Scientific Name(S): Commonly derived from Rosa canina L., R. rugosa Thunb., R. acicularis Lindl. or R cinnamomea L. Numerous other species of rose have been used for the preparation of rose hips. Family: Rosaceae
Common Name(S): Rose hips, "heps," dog rose (R. canina)
Botany: Rose hips grow from a perennial plant, which can grow 3 to 5 meters in height. Their thorny branches give way to pink and white flowers and scarlet fruits, called "hips." These rose hips are the ripe ovaries or seeded fruit of roses forming on branches after the flower. They are approximately 1 to 2 cm long by 0.5 to 1.5 cm thick; oval in shape; and fleshy, shrunken, and wrinkled. Inside the hips are 3 or more small (3 to 5 mm), angular, yellow-brown seeds. R. canina is native to Europe, North Africa, and temperate areas of Asia. The fruits (hips) are picked in autumn and used for the "drug."
History: Once used as a folk remedy for chest ailments, R. canina hips were popular in the Middle Ages.' They are a natural source of vitamin C, which has led to their widespread use in natural vitamin supplements, teas, and various other preparations including soups and marmalades. Although these products have been used historically as nutritional supplements, they have also been used as mild laxatives and diuretics. Rose hip syrup was used as a nourishing drink for children. It was also used to flavor teas and jams.
Uses of Rose Hips:
Rose hips provide vitamin C supplements. Rose hips have been used for diuretic actions, to reduce thirst, to alleviate gastric inflammation, and to flavor teas and jams.
Side Effects of Rose Hips:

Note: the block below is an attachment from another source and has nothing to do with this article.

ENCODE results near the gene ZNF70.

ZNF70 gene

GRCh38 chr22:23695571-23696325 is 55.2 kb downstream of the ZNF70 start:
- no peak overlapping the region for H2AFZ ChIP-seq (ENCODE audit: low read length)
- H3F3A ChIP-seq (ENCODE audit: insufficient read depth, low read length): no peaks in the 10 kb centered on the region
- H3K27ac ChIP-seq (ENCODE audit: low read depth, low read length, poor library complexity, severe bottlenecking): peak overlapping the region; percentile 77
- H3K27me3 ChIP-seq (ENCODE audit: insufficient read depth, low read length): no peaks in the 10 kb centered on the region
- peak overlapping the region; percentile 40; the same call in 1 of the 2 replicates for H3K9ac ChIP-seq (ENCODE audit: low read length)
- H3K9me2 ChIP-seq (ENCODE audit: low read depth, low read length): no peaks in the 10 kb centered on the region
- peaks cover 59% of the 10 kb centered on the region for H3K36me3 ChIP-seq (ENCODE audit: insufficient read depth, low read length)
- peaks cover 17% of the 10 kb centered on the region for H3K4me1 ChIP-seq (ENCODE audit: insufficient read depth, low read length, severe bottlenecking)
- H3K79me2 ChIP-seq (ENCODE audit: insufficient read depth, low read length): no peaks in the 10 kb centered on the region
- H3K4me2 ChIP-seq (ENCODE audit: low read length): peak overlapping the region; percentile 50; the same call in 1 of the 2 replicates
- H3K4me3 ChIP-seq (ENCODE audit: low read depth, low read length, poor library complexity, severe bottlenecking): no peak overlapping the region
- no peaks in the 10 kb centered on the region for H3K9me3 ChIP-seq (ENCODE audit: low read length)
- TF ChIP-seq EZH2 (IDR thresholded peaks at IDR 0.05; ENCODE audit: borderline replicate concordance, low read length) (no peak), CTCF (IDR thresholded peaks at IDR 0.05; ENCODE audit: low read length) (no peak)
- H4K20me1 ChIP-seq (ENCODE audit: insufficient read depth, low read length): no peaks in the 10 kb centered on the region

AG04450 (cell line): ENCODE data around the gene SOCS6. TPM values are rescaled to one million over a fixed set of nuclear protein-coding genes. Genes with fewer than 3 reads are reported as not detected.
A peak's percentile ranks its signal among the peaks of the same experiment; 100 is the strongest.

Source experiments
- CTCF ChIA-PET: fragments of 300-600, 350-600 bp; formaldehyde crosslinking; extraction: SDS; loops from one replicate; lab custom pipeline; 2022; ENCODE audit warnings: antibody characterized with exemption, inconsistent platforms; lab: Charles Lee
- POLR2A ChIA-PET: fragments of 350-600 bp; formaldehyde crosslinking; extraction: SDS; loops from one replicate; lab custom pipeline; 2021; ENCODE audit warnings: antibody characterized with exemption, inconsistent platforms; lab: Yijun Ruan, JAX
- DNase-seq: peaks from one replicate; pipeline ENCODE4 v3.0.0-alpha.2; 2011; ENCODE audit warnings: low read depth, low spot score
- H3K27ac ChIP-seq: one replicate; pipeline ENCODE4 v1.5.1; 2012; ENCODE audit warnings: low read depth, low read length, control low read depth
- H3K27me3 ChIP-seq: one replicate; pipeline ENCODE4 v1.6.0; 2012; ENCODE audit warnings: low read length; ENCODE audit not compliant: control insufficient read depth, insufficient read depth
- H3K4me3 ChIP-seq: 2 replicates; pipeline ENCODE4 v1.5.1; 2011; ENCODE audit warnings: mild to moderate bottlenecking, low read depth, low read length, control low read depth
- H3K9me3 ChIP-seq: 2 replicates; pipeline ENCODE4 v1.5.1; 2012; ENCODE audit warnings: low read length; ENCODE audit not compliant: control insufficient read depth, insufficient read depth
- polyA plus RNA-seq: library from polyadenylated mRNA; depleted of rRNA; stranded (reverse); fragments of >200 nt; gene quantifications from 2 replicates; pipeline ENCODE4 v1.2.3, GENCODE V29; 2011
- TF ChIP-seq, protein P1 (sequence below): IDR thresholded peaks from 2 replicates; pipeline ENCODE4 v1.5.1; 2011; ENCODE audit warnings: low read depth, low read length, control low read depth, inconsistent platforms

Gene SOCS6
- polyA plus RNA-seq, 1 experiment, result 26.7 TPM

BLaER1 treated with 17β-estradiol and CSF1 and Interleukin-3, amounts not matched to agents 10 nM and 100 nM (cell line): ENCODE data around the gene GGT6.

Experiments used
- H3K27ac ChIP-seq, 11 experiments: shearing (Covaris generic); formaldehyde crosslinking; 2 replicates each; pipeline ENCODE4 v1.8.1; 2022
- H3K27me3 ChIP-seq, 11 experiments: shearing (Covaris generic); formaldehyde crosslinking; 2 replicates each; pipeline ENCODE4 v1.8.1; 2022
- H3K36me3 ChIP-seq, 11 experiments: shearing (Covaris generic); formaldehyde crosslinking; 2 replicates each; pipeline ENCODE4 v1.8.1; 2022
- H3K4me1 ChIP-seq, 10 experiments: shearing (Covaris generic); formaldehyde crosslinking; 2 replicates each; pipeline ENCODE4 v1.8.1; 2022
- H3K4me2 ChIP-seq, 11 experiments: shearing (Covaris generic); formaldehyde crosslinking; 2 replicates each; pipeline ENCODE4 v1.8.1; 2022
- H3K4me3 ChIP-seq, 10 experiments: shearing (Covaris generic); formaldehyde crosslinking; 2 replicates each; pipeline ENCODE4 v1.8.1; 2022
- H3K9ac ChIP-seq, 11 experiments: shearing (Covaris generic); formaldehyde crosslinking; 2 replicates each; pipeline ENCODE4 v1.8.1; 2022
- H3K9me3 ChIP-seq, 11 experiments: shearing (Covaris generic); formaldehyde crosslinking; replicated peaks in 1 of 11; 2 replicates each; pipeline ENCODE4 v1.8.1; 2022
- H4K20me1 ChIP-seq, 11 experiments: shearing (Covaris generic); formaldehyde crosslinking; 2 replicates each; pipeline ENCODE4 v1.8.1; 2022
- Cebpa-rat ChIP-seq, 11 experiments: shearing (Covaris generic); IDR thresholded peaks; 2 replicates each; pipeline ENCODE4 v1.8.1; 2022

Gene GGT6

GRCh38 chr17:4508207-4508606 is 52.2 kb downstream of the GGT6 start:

There have been no reported side effects except in those exposed to rose hips dust who have developed severe respiratory allergies.
Toxicology: Rose hips ingestion is not generally associated with toxicity. More than 100 g of plant material. would have to be ingested to obtain a 1200 mg dose of vitamin C, an impractical amount to ingest. Most people do not have any side effects from ingesting small quantities of the plant. Adverse effects associated with the long-term ingestion of multi-gram doses of vitamin C (ie, oxalate stone formation) have not been reported with rose hips. The German Commission E Monographs lists risks of rose hips as "none known." However, production workers exposed to rose hips dust have developed severe respiratory allergies, with mild-to-moderate anaphylaxis. One report describes a German ground rose hips product sold as "itching powder" in novelty shops. The fibers of the plant seem to provoke itch and prickle sensations not by allergic means, but by mechanical irritation, similar to those of wool.
Summary: Rose hips are a pleasant-tasting source of natural vitamin C. Because the concentration of the vitamin is relatively low, one must ingest large amounts of the product to serve as a nutritional 'supplement. Many natural rose hips products are fortified with ascorbic acid. Rose hips also contain other vitamins and may be used as supplementation for deficiencies. Rose hips are not generally associated with toxicity.
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